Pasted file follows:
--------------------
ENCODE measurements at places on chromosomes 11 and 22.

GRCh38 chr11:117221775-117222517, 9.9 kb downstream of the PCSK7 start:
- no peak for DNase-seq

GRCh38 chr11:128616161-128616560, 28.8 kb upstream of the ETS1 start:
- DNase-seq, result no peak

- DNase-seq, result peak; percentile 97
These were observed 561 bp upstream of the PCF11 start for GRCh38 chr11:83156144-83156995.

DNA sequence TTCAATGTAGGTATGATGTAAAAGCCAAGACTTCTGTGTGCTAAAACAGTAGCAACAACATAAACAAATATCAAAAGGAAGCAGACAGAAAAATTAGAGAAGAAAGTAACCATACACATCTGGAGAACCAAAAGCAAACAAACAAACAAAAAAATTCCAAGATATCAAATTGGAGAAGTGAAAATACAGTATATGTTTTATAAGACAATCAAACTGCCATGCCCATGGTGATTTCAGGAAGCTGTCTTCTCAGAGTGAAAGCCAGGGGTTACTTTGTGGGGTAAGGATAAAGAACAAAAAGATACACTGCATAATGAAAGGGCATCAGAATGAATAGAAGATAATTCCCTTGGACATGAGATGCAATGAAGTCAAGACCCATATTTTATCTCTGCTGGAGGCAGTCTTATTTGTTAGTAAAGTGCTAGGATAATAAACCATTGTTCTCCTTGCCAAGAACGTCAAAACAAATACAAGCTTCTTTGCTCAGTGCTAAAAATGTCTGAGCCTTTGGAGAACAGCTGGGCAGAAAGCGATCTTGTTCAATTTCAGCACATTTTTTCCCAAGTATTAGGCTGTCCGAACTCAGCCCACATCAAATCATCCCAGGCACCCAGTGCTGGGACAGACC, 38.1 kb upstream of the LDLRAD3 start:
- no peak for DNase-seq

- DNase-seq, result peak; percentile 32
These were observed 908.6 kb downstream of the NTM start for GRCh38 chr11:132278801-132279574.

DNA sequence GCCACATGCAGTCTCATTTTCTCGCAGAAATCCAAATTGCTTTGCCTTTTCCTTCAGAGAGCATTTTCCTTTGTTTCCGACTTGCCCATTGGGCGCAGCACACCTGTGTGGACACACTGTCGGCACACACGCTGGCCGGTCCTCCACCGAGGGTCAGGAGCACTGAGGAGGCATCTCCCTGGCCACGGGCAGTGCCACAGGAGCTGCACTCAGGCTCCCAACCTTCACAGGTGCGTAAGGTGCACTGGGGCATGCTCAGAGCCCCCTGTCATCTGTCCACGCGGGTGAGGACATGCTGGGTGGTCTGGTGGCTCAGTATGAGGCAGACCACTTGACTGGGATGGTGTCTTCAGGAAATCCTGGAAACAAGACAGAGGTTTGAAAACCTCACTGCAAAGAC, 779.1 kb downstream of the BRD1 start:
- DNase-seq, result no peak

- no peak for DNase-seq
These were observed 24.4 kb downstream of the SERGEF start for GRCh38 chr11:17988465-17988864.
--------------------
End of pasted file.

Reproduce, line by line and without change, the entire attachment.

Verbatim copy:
ENCODE measurements at places on chromosomes 11 and 22.

GRCh38 chr11:117221775-117222517, 9.9 kb downstream of the PCSK7 start:
- no peak for DNase-seq

GRCh38 chr11:128616161-128616560, 28.8 kb upstream of the ETS1 start:
- DNase-seq, result no peak

- DNase-seq, result peak; percentile 97
These were observed 561 bp upstream of the PCF11 start for GRCh38 chr11:83156144-83156995.

DNA sequence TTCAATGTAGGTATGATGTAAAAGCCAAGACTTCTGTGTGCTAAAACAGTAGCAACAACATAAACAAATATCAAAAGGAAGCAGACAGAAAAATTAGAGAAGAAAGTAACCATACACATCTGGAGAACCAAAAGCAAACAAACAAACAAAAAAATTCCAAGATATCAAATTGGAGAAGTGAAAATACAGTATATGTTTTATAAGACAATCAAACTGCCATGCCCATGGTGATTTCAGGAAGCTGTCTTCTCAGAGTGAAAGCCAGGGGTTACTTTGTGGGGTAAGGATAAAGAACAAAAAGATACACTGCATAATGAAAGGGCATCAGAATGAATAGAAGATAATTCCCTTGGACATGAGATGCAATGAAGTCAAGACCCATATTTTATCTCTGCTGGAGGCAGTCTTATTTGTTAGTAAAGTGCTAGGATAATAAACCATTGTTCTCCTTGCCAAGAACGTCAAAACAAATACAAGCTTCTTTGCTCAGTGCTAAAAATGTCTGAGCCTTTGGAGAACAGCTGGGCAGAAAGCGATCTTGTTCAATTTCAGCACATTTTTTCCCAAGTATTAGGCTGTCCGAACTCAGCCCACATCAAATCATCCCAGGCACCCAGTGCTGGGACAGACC, 38.1 kb upstream of the LDLRAD3 start:
- no peak for DNase-seq

- DNase-seq, result peak; percentile 32
These were observed 908.6 kb downstream of the NTM start for GRCh38 chr11:132278801-132279574.

DNA sequence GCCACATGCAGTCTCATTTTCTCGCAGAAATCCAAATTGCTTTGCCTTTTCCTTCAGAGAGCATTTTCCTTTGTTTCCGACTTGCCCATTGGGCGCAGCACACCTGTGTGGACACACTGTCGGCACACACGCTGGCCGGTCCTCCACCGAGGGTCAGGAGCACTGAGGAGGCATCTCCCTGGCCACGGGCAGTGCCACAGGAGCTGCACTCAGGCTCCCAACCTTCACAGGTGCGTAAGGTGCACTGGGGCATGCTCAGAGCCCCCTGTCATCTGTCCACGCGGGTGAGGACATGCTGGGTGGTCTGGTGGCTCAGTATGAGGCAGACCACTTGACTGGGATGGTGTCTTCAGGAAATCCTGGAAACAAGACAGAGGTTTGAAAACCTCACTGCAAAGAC, 779.1 kb downstream of the BRD1 start:
- DNase-seq, result no peak

- no peak for DNase-seq
These were observed 24.4 kb downstream of the SERGEF start for GRCh38 chr11:17988465-17988864.